UVM Medical Center, nurses union reach deal on pay raises
BURLINGTON, Vt. (WCAX) - Nurses at the UVM Medical Center will get a 10% raise starting next pay period. The agreement comes before contract negotiations set for the coming months.
Attracting and retaining staff is a challenge for the UVM Medical Center as the pandemic rages on.
“It’s heartbreaking to see how many of my colleagues are leaving to go travel. Friends I’ve worked with for 20 years are leaving our workplace to travel,” said Deb Snell of the Federation of Nurses and Health Professionals.
The UVM Medical Centers says there is a 22% vacancy rate among nurses currently, significantly higher than an 8%-10% vacancy rate on an average year.
“The vacancy rate is higher than we’d like and travelers are helping us to stay well-staffed, but hopefully this will help us scale back on travelers and focus on what our nurses need,” said Peg Gagne, the chief nursing officer at the UVM Medical Center.
Roughly 300 traveling nurses help fill those staffing gaps at UVMMC, making more money on average than the 1,975 union nurses at the medical center.
In an effort to retain permanent nurses and attract more nurses, UVMMC and the Vermont Federation of Nurses and Health Professionals agreed on a 10% wage increase starting this next pay period.
Nurses will also get an additional 5% increase in October 2022 and October 2023.
And all technical employees-- excluding imaging techs who have a separate agreement-- will receive a $5,000 stabilization bonus.
“I think that anything right now to help stabilize our workforce is so important,” Snell said.
Stephen Leffler, the president and COO of UVMMC, says these pay increases will cost the hospital a little over $5 million for the rest of the fiscal year, with the retention bonuses costing around $10 million over the two years.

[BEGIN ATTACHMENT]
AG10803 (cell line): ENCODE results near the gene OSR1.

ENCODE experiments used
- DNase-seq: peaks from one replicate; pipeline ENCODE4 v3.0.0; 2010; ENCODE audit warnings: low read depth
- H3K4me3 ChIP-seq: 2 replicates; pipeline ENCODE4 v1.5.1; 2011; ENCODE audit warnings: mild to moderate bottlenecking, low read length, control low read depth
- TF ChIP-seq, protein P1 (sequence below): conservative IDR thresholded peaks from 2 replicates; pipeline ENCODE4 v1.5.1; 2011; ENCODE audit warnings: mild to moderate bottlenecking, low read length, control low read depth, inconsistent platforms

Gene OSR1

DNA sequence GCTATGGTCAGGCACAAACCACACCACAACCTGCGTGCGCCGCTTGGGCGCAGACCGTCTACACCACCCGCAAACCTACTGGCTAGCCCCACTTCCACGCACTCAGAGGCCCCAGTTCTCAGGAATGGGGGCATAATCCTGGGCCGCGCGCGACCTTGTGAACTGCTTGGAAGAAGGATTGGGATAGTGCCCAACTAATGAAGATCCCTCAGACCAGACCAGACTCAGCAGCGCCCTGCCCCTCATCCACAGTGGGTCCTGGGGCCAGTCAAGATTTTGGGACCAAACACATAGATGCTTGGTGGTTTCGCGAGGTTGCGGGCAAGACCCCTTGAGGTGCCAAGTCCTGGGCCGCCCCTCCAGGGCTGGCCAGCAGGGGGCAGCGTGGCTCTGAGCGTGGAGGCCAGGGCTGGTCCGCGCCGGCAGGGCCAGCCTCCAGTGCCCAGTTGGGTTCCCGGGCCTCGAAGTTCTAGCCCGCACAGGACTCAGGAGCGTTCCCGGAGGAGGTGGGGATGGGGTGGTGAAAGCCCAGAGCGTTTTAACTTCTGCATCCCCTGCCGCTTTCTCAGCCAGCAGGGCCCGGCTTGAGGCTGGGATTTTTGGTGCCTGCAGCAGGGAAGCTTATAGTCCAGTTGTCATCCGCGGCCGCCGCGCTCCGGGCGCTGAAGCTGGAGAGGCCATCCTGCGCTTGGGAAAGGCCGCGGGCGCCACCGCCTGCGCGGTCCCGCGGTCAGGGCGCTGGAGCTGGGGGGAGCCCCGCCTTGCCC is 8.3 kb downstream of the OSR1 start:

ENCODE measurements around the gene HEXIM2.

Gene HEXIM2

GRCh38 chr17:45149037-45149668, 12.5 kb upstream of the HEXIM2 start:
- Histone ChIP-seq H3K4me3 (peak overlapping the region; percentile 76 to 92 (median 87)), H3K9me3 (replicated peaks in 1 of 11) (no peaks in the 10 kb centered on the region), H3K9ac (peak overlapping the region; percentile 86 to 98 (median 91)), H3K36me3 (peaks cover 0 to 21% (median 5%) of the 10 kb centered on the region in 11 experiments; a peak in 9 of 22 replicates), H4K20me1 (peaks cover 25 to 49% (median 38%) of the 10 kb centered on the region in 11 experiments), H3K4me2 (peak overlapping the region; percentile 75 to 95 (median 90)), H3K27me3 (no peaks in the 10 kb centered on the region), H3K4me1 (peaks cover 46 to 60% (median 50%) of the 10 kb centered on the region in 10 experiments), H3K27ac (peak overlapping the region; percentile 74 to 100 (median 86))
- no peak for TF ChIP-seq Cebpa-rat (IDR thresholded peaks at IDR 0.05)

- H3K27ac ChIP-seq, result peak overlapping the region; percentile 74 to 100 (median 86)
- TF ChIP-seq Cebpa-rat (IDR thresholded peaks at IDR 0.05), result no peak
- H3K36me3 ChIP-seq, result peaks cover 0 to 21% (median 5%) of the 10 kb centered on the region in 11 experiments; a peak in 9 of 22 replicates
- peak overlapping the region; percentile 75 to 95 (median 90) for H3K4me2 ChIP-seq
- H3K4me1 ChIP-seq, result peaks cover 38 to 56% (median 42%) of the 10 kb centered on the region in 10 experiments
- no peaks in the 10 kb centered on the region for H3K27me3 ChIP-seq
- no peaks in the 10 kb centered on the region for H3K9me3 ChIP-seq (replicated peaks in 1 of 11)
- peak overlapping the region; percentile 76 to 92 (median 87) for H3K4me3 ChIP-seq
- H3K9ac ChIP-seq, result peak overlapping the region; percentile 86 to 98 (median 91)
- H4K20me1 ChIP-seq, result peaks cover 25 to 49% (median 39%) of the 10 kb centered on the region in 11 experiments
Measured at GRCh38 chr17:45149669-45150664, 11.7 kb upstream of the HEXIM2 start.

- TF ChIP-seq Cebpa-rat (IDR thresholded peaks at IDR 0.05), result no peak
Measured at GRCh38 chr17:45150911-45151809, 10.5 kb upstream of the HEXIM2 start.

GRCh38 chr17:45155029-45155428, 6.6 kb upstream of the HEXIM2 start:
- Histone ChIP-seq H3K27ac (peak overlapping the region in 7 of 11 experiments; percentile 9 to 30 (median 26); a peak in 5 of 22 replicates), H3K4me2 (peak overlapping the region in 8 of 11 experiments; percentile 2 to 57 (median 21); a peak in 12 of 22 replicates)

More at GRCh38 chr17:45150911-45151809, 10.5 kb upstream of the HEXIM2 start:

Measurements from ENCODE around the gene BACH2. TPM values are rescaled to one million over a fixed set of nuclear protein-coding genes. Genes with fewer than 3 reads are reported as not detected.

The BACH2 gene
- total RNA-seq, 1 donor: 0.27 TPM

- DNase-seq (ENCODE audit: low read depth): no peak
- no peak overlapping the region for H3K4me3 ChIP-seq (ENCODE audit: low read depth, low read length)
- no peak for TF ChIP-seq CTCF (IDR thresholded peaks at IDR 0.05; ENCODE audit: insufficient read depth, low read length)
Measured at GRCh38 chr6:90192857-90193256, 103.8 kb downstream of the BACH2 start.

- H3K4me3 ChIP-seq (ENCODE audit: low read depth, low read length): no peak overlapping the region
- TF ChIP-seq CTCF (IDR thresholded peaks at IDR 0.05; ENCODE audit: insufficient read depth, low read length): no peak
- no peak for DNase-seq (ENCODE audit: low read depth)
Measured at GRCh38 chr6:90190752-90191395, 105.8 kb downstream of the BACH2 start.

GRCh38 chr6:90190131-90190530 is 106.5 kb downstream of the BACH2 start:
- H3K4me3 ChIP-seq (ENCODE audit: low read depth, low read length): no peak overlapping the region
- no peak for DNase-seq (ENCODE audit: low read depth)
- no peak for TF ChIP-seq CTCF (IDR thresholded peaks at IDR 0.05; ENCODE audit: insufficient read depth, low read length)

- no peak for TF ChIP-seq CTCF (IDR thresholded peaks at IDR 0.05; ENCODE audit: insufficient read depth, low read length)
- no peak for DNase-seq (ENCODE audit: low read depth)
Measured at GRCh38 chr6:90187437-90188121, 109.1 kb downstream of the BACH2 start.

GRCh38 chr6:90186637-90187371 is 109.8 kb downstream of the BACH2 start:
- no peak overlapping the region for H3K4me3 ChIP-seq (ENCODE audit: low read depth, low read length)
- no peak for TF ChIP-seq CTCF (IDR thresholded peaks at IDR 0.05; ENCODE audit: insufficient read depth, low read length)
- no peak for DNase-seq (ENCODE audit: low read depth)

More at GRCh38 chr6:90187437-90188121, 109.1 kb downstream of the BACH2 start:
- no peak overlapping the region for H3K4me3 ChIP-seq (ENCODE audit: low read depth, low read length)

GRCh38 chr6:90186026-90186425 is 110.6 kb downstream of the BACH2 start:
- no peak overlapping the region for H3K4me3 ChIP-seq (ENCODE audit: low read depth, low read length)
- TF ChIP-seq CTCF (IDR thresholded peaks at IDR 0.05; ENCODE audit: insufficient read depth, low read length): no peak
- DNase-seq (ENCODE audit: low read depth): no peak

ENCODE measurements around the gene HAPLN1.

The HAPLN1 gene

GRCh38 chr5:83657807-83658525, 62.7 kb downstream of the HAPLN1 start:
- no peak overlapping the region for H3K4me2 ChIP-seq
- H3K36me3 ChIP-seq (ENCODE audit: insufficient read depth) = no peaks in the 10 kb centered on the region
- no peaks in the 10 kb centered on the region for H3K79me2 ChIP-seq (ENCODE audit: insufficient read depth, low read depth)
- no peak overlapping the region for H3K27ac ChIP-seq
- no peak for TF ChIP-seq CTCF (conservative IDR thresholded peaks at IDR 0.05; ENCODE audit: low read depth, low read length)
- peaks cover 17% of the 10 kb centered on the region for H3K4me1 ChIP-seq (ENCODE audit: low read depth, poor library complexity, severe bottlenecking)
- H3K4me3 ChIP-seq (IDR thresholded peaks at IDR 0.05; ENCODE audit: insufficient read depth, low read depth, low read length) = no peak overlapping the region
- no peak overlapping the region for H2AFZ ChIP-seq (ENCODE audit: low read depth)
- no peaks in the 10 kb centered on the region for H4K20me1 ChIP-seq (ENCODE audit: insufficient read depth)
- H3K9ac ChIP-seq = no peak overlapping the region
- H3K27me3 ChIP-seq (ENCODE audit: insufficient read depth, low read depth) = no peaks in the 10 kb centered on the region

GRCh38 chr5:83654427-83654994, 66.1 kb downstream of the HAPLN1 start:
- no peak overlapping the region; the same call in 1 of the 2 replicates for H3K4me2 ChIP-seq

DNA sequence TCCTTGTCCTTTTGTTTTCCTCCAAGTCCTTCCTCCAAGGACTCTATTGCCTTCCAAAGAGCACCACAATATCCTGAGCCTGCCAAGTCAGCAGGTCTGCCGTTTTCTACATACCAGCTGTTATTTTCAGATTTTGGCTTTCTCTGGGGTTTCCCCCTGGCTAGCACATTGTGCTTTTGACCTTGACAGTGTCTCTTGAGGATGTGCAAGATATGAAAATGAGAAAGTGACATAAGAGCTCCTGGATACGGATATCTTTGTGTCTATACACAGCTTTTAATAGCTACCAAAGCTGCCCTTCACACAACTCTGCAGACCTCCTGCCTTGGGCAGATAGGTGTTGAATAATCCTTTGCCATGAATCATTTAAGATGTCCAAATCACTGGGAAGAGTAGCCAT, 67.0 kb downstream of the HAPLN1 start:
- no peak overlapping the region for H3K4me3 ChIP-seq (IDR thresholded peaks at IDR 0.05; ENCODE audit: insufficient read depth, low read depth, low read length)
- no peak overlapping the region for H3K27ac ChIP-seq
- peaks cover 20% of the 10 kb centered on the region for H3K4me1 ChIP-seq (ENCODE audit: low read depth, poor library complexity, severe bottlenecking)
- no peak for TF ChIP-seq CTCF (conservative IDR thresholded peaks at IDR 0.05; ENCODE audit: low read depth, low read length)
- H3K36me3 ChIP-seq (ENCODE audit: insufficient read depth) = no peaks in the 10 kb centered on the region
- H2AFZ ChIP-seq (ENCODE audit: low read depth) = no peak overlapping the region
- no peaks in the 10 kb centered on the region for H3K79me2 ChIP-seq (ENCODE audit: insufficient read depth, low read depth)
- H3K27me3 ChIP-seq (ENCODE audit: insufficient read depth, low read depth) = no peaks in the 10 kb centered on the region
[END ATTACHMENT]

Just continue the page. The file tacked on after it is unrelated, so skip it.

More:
“We can’t afford to not to do this. We need to stabilize our workforce. We need to do something now to do our very best to have the most full-time staff here and per diem staff and the least number of travelers we reasonably can,” Leffler said.
Snell says this translates to around a $3-$5 increase an hour.
Leffler adds while they are still assessing how these wages compete, he has a sense these will make them competitive in the state.
Jeff Tieman, the CEO of the Vermont Association of Hospitals and Health Systems, says the workforce challenges they face are significant and growing in a state that is aging and largely rural.
In a statement to WCAX News, Tieman wrote, in part: These challenges are not unique to us-- they are global. To overcome them, we need a creative and smart balance of wages, benefits, training, education and, of course, regulatory flexibility to pay for these investments.”
Snell says she will be waiting to see how effective these wage increases will be in retaining nurses.
The rest of the nurses’ contract will be negotiated in the spring but the wage aspect of negotiations is now complete.
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